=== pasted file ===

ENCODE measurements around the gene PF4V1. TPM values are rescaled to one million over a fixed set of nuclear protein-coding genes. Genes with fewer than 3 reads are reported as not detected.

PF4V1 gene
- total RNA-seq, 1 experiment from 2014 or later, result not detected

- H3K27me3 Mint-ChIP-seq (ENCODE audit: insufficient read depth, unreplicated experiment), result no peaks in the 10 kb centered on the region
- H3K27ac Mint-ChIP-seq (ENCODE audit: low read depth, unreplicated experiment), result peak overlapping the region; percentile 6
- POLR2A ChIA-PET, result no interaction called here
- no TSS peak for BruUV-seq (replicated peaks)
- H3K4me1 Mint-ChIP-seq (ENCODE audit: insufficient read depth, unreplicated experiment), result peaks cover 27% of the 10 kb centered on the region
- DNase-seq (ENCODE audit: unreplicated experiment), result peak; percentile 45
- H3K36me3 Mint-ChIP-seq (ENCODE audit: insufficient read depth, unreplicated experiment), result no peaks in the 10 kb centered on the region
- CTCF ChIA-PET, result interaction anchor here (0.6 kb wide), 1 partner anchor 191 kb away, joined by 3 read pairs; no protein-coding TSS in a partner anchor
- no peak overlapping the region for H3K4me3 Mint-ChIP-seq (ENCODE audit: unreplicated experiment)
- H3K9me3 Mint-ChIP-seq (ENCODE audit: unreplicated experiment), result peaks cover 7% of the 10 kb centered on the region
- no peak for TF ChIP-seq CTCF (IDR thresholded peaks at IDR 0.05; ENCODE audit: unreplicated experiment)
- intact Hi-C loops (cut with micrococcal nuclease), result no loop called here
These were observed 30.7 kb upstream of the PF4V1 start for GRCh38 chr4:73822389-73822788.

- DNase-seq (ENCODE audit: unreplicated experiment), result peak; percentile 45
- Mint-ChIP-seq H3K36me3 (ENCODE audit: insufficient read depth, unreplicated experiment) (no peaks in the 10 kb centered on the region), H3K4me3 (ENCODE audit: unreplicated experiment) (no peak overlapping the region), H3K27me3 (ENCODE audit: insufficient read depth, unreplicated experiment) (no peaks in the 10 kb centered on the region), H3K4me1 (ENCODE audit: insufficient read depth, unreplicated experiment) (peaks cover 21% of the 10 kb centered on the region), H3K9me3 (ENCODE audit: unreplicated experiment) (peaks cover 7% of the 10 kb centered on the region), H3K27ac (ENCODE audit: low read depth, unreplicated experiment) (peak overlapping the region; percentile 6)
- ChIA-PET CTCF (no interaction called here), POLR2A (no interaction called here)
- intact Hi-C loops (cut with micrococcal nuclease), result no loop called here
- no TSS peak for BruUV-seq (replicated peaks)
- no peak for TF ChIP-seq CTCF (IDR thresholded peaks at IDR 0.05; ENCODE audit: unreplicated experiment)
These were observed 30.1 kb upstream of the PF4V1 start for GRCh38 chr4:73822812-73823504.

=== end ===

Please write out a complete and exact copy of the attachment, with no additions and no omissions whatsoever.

ENCODE measurements around the gene PF4V1. TPM values are rescaled to one million over a fixed set of nuclear protein-coding genes. Genes with fewer than 3 reads are reported as not detected.

PF4V1 gene
- total RNA-seq, 1 experiment from 2014 or later, result not detected

- H3K27me3 Mint-ChIP-seq (ENCODE audit: insufficient read depth, unreplicated experiment), result no peaks in the 10 kb centered on the region
- H3K27ac Mint-ChIP-seq (ENCODE audit: low read depth, unreplicated experiment), result peak overlapping the region; percentile 6
- POLR2A ChIA-PET, result no interaction called here
- no TSS peak for BruUV-seq (replicated peaks)
- H3K4me1 Mint-ChIP-seq (ENCODE audit: insufficient read depth, unreplicated experiment), result peaks cover 27% of the 10 kb centered on the region
- DNase-seq (ENCODE audit: unreplicated experiment), result peak; percentile 45
- H3K36me3 Mint-ChIP-seq (ENCODE audit: insufficient read depth, unreplicated experiment), result no peaks in the 10 kb centered on the region
- CTCF ChIA-PET, result interaction anchor here (0.6 kb wide), 1 partner anchor 191 kb away, joined by 3 read pairs; no protein-coding TSS in a partner anchor
- no peak overlapping the region for H3K4me3 Mint-ChIP-seq (ENCODE audit: unreplicated experiment)
- H3K9me3 Mint-ChIP-seq (ENCODE audit: unreplicated experiment), result peaks cover 7% of the 10 kb centered on the region
- no peak for TF ChIP-seq CTCF (IDR thresholded peaks at IDR 0.05; ENCODE audit: unreplicated experiment)
- intact Hi-C loops (cut with micrococcal nuclease), result no loop called here
These were observed 30.7 kb upstream of the PF4V1 start for GRCh38 chr4:73822389-73822788.

- DNase-seq (ENCODE audit: unreplicated experiment), result peak; percentile 45
- Mint-ChIP-seq H3K36me3 (ENCODE audit: insufficient read depth, unreplicated experiment) (no peaks in the 10 kb centered on the region), H3K4me3 (ENCODE audit: unreplicated experiment) (no peak overlapping the region), H3K27me3 (ENCODE audit: insufficient read depth, unreplicated experiment) (no peaks in the 10 kb centered on the region), H3K4me1 (ENCODE audit: insufficient read depth, unreplicated experiment) (peaks cover 21% of the 10 kb centered on the region), H3K9me3 (ENCODE audit: unreplicated experiment) (peaks cover 7% of the 10 kb centered on the region), H3K27ac (ENCODE audit: low read depth, unreplicated experiment) (peak overlapping the region; percentile 6)
- ChIA-PET CTCF (no interaction called here), POLR2A (no interaction called here)
- intact Hi-C loops (cut with micrococcal nuclease), result no loop called here
- no TSS peak for BruUV-seq (replicated peaks)
- no peak for TF ChIP-seq CTCF (IDR thresholded peaks at IDR 0.05; ENCODE audit: unreplicated experiment)
These were observed 30.1 kb upstream of the PF4V1 start for GRCh38 chr4:73822812-73823504.